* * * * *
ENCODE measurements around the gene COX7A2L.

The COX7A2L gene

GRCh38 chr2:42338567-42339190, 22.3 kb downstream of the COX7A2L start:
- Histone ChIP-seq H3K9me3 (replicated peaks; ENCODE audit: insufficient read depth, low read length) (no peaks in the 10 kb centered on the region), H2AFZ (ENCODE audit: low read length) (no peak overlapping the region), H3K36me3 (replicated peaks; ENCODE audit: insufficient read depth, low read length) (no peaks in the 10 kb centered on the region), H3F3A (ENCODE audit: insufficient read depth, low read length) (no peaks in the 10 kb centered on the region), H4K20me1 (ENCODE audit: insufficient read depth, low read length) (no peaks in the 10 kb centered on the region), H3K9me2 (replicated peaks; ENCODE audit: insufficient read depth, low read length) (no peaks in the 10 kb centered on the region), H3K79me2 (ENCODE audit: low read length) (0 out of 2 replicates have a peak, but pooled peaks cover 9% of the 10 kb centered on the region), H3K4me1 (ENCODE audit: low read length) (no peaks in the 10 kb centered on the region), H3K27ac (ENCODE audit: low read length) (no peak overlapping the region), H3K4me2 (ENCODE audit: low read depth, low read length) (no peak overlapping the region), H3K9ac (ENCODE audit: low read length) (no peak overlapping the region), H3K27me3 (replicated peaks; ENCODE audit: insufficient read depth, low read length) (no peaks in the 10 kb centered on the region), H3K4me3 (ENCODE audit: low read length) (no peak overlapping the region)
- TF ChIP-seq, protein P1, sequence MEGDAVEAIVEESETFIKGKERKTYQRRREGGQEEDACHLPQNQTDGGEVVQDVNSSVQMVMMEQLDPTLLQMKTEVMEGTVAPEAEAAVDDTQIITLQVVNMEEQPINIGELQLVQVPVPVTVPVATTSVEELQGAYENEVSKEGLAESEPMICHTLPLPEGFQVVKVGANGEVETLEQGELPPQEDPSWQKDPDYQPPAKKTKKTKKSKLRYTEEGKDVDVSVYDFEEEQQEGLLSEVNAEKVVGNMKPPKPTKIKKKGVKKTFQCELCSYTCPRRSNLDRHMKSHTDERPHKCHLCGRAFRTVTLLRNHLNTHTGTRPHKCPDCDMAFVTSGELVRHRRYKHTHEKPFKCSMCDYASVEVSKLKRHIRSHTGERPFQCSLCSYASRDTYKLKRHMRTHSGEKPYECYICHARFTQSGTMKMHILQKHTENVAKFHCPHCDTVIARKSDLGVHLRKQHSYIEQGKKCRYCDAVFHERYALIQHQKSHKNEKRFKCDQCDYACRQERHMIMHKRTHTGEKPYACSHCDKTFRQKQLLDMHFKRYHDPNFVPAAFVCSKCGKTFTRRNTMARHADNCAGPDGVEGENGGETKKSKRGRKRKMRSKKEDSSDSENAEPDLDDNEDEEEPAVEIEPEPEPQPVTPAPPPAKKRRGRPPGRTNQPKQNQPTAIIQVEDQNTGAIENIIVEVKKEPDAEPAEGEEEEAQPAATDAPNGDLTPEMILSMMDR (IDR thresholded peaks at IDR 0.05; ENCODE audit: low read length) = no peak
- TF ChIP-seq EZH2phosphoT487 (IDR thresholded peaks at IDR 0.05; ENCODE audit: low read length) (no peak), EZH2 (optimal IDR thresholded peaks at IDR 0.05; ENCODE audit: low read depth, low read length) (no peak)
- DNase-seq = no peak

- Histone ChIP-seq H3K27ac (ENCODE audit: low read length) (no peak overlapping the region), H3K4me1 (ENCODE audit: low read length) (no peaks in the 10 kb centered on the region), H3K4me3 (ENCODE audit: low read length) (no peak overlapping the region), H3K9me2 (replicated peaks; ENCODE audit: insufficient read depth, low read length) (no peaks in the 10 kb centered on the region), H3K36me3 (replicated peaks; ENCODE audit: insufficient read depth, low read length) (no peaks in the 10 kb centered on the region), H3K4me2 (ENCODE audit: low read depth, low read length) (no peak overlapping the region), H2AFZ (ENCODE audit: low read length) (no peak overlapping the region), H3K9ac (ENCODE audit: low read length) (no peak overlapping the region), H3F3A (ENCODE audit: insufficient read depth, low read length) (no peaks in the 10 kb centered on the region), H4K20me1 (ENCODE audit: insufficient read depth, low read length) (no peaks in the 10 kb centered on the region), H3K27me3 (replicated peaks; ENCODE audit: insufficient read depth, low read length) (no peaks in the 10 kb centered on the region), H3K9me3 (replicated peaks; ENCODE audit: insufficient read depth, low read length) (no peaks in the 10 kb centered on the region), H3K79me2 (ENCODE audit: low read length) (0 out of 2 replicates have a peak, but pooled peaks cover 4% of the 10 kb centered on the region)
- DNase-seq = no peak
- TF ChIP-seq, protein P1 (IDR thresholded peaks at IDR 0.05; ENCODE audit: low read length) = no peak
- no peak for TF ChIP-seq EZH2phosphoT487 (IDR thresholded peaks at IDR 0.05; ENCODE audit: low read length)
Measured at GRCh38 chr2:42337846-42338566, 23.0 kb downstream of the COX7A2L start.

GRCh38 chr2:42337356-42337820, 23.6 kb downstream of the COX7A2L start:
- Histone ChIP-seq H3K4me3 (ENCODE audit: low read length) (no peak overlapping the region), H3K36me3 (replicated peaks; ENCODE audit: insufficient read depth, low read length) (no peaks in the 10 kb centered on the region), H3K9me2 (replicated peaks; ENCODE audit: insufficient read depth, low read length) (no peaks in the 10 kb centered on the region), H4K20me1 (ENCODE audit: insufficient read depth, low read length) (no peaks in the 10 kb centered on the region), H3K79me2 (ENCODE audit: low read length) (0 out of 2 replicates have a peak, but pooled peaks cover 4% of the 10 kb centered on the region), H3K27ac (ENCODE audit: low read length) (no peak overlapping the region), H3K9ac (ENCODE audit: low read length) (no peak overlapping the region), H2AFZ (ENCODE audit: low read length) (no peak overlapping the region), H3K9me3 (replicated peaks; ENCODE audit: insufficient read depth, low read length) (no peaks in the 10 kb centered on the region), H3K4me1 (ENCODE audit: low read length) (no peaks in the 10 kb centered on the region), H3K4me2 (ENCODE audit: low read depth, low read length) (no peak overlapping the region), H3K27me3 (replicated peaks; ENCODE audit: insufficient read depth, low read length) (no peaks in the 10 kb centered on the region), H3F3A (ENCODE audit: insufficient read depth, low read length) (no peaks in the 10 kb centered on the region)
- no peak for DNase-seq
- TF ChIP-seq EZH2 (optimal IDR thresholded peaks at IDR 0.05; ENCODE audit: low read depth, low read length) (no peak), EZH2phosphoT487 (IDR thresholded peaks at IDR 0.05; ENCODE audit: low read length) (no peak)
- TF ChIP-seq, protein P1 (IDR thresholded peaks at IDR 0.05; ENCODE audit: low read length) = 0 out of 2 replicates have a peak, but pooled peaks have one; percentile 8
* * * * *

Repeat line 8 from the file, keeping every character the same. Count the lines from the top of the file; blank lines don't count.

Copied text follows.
- Histone ChIP-seq H3K27ac (ENCODE audit: low read length) (no peak overlapping the region), H3K4me1 (ENCODE audit: low read length) (no peaks in the 10 kb centered on the region), H3K4me3 (ENCODE audit: low read length) (no peak overlapping the region), H3K9me2 (replicated peaks; ENCODE audit: insufficient read depth, low read length) (no peaks in the 10 kb centered on the region), H3K36me3 (replicated peaks; ENCODE audit: insufficient read depth, low read length) (no peaks in the 10 kb centered on the region), H3K4me2 (ENCODE audit: low read depth, low read length) (no peak overlapping the region), H2AFZ (ENCODE audit: low read length) (no peak overlapping the region), H3K9ac (ENCODE audit: low read length) (no peak overlapping the region), H3F3A (ENCODE audit: insufficient read depth, low read length) (no peaks in the 10 kb centered on the region), H4K20me1 (ENCODE audit: insufficient read depth, low read length) (no peaks in the 10 kb centered on the region), H3K27me3 (replicated peaks; ENCODE audit: insufficient read depth, low read length) (no peaks in the 10 kb centered on the region), H3K9me3 (replicated peaks; ENCODE audit: insufficient read depth, low read length) (no peaks in the 10 kb centered on the region), H3K79me2 (ENCODE audit: low read length) (0 out of 2 replicates have a peak, but pooled peaks cover 4% of the 10 kb centered on the region)